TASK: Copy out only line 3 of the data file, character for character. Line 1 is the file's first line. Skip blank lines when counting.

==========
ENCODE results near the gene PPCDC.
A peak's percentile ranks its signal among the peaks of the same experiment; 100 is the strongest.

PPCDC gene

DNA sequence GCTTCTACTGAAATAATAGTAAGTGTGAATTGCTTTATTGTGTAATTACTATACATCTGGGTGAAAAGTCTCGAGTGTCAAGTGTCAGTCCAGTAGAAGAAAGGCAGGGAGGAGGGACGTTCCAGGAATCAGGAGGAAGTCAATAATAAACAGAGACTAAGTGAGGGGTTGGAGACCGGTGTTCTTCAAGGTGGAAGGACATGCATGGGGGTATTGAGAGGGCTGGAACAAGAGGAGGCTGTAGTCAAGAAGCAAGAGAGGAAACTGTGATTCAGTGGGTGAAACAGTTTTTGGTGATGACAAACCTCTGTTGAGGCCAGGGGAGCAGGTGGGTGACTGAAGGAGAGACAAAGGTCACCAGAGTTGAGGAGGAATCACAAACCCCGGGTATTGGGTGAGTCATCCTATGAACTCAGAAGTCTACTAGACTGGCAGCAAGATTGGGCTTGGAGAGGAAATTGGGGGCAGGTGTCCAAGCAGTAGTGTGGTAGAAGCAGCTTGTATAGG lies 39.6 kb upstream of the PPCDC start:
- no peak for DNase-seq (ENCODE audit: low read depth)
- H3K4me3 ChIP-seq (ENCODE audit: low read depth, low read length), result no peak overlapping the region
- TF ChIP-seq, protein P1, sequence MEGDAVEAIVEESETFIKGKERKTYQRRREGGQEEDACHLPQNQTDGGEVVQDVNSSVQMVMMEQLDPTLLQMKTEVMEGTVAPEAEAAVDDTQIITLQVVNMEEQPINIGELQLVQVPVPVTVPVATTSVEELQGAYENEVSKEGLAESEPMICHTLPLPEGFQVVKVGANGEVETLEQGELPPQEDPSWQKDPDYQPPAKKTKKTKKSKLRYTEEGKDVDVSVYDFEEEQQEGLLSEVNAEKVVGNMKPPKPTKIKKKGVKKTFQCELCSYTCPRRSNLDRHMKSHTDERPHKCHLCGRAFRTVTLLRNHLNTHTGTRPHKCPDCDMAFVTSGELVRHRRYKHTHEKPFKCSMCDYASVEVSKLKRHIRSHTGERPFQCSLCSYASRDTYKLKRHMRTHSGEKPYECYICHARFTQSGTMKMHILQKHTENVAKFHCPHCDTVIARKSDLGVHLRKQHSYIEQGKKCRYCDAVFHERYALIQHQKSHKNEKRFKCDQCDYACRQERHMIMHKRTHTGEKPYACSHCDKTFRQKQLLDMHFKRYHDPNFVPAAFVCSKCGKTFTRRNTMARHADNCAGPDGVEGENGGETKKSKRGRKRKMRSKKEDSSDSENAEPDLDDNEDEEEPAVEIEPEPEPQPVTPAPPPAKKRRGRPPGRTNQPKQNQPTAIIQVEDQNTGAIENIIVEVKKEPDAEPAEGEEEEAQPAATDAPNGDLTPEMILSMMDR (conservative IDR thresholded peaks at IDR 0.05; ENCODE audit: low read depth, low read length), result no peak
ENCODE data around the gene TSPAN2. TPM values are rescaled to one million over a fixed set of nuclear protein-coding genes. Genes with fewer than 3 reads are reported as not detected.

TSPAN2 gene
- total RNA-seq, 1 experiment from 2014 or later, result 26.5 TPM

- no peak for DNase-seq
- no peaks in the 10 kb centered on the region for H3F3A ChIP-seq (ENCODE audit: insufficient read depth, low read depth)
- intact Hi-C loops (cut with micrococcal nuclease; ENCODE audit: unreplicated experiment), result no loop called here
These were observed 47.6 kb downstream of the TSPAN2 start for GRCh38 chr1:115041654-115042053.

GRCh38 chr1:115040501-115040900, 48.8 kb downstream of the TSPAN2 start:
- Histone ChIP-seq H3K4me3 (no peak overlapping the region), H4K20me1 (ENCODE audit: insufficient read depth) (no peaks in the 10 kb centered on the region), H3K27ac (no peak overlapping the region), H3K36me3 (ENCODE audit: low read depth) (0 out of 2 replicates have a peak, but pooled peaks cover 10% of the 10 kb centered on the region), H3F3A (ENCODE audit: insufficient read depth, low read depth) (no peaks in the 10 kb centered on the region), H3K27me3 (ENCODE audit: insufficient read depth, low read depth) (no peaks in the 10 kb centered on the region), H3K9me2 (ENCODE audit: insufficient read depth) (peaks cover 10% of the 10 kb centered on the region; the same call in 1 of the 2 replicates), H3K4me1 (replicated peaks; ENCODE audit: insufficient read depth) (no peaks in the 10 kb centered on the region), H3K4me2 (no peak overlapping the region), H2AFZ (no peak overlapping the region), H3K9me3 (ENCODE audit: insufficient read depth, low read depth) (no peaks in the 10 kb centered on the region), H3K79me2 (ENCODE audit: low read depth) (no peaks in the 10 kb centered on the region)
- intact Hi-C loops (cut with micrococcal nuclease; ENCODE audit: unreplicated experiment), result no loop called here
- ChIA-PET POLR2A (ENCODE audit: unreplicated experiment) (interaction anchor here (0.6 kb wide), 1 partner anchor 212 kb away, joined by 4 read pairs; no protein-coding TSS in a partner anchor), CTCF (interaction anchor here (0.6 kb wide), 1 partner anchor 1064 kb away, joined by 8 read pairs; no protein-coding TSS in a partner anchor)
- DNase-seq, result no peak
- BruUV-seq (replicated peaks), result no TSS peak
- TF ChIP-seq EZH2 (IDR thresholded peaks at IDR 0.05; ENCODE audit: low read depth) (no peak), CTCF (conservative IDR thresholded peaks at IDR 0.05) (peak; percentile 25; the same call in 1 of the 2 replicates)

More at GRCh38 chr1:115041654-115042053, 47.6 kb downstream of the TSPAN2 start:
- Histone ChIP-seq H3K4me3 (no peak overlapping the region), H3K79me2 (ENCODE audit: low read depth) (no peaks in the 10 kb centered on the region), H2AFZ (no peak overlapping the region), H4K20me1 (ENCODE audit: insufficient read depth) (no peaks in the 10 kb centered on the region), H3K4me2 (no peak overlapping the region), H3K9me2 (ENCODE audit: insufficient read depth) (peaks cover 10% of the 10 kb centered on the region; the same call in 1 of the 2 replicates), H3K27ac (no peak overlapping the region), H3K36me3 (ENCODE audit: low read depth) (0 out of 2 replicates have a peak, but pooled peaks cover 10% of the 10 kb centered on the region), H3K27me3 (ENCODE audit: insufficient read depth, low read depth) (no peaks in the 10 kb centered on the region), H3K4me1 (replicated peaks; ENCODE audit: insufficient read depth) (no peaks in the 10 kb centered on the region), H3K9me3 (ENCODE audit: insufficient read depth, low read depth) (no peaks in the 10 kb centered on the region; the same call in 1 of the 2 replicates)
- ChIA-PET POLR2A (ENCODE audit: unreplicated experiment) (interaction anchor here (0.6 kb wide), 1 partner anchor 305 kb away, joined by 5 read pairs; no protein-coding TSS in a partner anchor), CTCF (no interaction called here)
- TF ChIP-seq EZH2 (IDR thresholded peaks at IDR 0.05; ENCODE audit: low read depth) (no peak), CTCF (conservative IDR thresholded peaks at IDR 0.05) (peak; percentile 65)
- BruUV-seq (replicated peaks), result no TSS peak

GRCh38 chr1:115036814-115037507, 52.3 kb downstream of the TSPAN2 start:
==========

PPCDC gene